Chogokin GD-16 RX-78 GundamIn 1996 Bandai decided to reactivate the Chogokin label after an eight-year rest. The new line mainly served as a vehicle for the latest Super Sentai and Kamen Rider figures but there were a few more adult-orientated offerings.

Among them were four 1/144 versions of mecha from the first Gundam series Mobile Suit Gundam , made in 1999 for the franchise's 20th anniversary. The first of these was based on the starring Gundam, the RX-78 model piloted by Amuro Ray, and coded GD-16. This had first appeared in 1979, and the toys were produced in concert with the Japanese company Clover. They largely dropped the ball by sculpting their RX-78 figures to look more like conventional Super Robots whereas Gundam built up a cult following due to the sleeker, more realistic look of its' robots (leading to the Real Robots age). Thus the model kit license (which Bandai snapped up) became precious, as these were made very much in the style of the anime.

Clover folded in 1983 and Bandai took over the license for conventional action figures as well. However, Gundam has largely become a model kit line as far as toys are concerned, due to that format's scope for detail and customisation (not to mention the cheaper price making it easier to purchase vast armies of the things).

Chogokin GD-16 RX-78 GundamThis figure was originally purchased largely for a robot fix, with me telling myself it being Chogokin made it 'okay'. I'd watched Mobile Suit Gundam Wing when it was all the rage and even owned a few of the PVC action figures around the time, but I was never really interested. With online information on the GD-16 figure being hard to track down, I'd basically convinced myself I'd paid over the odds for a PVC RX-78 in a fancy box.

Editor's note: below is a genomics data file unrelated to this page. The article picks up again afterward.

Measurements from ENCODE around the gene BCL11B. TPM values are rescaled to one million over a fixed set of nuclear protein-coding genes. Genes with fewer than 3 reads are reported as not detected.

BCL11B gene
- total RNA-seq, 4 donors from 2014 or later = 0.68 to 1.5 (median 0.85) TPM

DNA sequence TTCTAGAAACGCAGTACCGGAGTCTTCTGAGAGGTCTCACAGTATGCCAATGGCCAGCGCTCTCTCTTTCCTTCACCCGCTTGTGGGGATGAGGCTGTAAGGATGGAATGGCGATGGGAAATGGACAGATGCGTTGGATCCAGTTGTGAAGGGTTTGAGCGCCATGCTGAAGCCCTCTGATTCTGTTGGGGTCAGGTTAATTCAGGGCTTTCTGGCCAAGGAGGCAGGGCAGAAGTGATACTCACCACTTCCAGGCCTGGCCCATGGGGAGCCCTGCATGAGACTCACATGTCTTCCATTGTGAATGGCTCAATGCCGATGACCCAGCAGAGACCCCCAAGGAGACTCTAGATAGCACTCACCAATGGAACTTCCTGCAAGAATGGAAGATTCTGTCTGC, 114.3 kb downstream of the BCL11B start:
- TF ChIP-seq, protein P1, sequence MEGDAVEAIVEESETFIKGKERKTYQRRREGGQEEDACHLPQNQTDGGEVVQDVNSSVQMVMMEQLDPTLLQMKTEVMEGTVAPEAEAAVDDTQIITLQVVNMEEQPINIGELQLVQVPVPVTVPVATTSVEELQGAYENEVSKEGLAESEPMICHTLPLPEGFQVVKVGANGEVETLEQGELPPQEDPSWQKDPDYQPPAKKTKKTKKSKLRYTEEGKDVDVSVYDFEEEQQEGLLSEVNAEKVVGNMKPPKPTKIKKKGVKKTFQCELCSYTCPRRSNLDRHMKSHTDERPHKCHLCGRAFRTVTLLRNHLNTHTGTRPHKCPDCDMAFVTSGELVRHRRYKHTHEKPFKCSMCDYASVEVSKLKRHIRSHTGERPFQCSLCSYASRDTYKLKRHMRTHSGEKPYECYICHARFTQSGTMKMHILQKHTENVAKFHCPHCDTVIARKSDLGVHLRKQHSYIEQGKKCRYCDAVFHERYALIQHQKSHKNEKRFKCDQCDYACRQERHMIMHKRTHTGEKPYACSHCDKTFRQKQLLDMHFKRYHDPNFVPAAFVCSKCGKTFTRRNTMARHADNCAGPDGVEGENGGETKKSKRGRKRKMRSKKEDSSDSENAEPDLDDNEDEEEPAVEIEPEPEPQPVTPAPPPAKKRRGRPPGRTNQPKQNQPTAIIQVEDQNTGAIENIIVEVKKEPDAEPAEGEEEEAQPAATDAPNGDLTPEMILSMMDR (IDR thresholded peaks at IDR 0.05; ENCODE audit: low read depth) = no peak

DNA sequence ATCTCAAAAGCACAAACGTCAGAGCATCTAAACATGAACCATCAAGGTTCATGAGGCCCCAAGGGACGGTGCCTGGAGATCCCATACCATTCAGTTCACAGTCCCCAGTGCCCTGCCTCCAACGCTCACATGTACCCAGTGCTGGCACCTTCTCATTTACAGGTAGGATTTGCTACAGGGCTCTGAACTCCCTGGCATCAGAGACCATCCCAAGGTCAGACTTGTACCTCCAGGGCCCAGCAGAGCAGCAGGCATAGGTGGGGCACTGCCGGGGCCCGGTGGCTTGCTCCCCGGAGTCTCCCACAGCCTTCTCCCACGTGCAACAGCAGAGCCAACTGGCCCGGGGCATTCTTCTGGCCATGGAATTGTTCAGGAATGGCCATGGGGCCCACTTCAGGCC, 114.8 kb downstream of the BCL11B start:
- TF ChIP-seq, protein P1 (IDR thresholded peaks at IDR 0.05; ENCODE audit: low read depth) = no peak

Chogokin GD-16 RX-78 GundamNot so - I should know better than to doubt Chogokin (even though the line once marketed bloody Vavilos to unsuspecting children). The toy is around the same size as the PVCs at a shade over 5" tall. However, it includes diecast for the chest and feet with most of the rest being good quality plastic - there is a little PVC for the fists and the antennae, but that's about it. The colours are sharp and I love the uncluttered design - there are no fancy angel wings or anything on this one - while the neat blue/red/white/yellow colour scheme is easy on the eye without being complex... Apparently the original idea of creator Yoshiyuki Tomino was for the thing to be a functional flat grey, but animation studio Sunrise and Clover stepped in and told him to brighten it up a bit. Good on them. The detail level isn't to kit standards but it's more than adequate for an action figure, and it would actually be a shame to have the thing cluttered by decals.

Chogokin GD-16 RX-78 GundamFittingly the figure has a rather dangerous poise, in part thanks to the amazing articulation. The RX-78 didn't transform into anything, so instead Bandai have compensated by giving the figure an unbelievable array of joints. Starting from the top, then - the head can turn and the neck can move; the shoulders can rotate and even extend from the body slightly to allow the arms to be moved closer together (allowing a weapon to be held in front of the figure with both hands); the arms can move outwards from the body; the elbows can rotate or, thanks to an ingenious sliding joint, fold back on themselves; the hands can rotate (more on them in a minute); the waist turns; the hips can move through 180° through another wonderful piece of engineering - the red sides to the chest can move slightly up and in, meaning the figure doesn't have gaping holes in it when these are used; Chogokin GD-16 RX-78 Gundamthe knees can again bend back on themselves, making this one of the few toys I've ever seen that can actually kneel properly; the ankles also hinge through a large radius. The diecast feet even give the toy a spectacular amount of balance. In short, there's very few poses you can't achieve with the Gundam.